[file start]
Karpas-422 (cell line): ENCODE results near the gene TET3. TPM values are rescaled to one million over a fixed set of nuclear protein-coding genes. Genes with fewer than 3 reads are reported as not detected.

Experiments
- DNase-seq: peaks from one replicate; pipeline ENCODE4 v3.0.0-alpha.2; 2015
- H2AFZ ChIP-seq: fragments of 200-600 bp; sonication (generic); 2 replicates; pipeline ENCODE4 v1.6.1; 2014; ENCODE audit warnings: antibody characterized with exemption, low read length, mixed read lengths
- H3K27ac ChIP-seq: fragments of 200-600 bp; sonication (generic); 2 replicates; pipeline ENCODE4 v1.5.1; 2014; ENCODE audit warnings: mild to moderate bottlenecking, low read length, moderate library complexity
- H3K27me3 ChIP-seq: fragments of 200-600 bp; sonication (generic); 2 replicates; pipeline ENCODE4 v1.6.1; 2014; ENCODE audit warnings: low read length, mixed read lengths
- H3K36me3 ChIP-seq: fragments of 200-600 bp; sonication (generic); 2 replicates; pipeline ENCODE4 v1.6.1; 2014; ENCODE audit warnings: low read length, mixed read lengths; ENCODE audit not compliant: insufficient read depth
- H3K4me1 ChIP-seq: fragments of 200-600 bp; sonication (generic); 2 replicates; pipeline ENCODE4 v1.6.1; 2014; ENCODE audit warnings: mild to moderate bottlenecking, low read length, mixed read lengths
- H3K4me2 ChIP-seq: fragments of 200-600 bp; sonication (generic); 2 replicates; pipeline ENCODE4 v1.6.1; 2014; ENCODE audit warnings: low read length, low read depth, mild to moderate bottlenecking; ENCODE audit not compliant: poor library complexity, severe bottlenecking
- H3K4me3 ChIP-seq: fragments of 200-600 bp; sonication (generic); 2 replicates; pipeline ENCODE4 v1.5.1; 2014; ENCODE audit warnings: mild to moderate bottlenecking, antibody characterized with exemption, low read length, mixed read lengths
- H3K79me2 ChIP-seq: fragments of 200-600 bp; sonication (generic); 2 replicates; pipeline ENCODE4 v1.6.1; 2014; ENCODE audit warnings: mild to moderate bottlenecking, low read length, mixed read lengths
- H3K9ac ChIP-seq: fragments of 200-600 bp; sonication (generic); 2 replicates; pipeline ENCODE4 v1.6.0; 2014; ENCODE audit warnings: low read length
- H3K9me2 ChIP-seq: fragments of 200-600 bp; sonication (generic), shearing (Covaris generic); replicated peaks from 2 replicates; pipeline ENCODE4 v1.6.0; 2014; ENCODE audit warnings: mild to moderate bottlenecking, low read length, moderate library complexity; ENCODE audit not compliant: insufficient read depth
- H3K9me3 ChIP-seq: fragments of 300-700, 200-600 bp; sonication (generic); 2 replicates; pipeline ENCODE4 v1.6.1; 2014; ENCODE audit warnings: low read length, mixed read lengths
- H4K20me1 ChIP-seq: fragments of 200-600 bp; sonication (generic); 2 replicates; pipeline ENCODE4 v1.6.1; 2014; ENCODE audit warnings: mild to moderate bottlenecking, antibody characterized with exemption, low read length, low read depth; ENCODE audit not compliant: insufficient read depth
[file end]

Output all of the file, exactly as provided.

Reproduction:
Karpas-422 (cell line): ENCODE results near the gene TET3. TPM values are rescaled to one million over a fixed set of nuclear protein-coding genes. Genes with fewer than 3 reads are reported as not detected.

Experiments
- DNase-seq: peaks from one replicate; pipeline ENCODE4 v3.0.0-alpha.2; 2015
- H2AFZ ChIP-seq: fragments of 200-600 bp; sonication (generic); 2 replicates; pipeline ENCODE4 v1.6.1; 2014; ENCODE audit warnings: antibody characterized with exemption, low read length, mixed read lengths
- H3K27ac ChIP-seq: fragments of 200-600 bp; sonication (generic); 2 replicates; pipeline ENCODE4 v1.5.1; 2014; ENCODE audit warnings: mild to moderate bottlenecking, low read length, moderate library complexity
- H3K27me3 ChIP-seq: fragments of 200-600 bp; sonication (generic); 2 replicates; pipeline ENCODE4 v1.6.1; 2014; ENCODE audit warnings: low read length, mixed read lengths
- H3K36me3 ChIP-seq: fragments of 200-600 bp; sonication (generic); 2 replicates; pipeline ENCODE4 v1.6.1; 2014; ENCODE audit warnings: low read length, mixed read lengths; ENCODE audit not compliant: insufficient read depth
- H3K4me1 ChIP-seq: fragments of 200-600 bp; sonication (generic); 2 replicates; pipeline ENCODE4 v1.6.1; 2014; ENCODE audit warnings: mild to moderate bottlenecking, low read length, mixed read lengths
- H3K4me2 ChIP-seq: fragments of 200-600 bp; sonication (generic); 2 replicates; pipeline ENCODE4 v1.6.1; 2014; ENCODE audit warnings: low read length, low read depth, mild to moderate bottlenecking; ENCODE audit not compliant: poor library complexity, severe bottlenecking
- H3K4me3 ChIP-seq: fragments of 200-600 bp; sonication (generic); 2 replicates; pipeline ENCODE4 v1.5.1; 2014; ENCODE audit warnings: mild to moderate bottlenecking, antibody characterized with exemption, low read length, mixed read lengths
- H3K79me2 ChIP-seq: fragments of 200-600 bp; sonication (generic); 2 replicates; pipeline ENCODE4 v1.6.1; 2014; ENCODE audit warnings: mild to moderate bottlenecking, low read length, mixed read lengths
- H3K9ac ChIP-seq: fragments of 200-600 bp; sonication (generic); 2 replicates; pipeline ENCODE4 v1.6.0; 2014; ENCODE audit warnings: low read length
- H3K9me2 ChIP-seq: fragments of 200-600 bp; sonication (generic), shearing (Covaris generic); replicated peaks from 2 replicates; pipeline ENCODE4 v1.6.0; 2014; ENCODE audit warnings: mild to moderate bottlenecking, low read length, moderate library complexity; ENCODE audit not compliant: insufficient read depth
- H3K9me3 ChIP-seq: fragments of 300-700, 200-600 bp; sonication (generic); 2 replicates; pipeline ENCODE4 v1.6.1; 2014; ENCODE audit warnings: low read length, mixed read lengths
- H4K20me1 ChIP-seq: fragments of 200-600 bp; sonication (generic); 2 replicates; pipeline ENCODE4 v1.6.1; 2014; ENCODE audit warnings: mild to moderate bottlenecking, antibody characterized with exemption, low read length, low read depth; ENCODE audit not compliant: insufficient read depth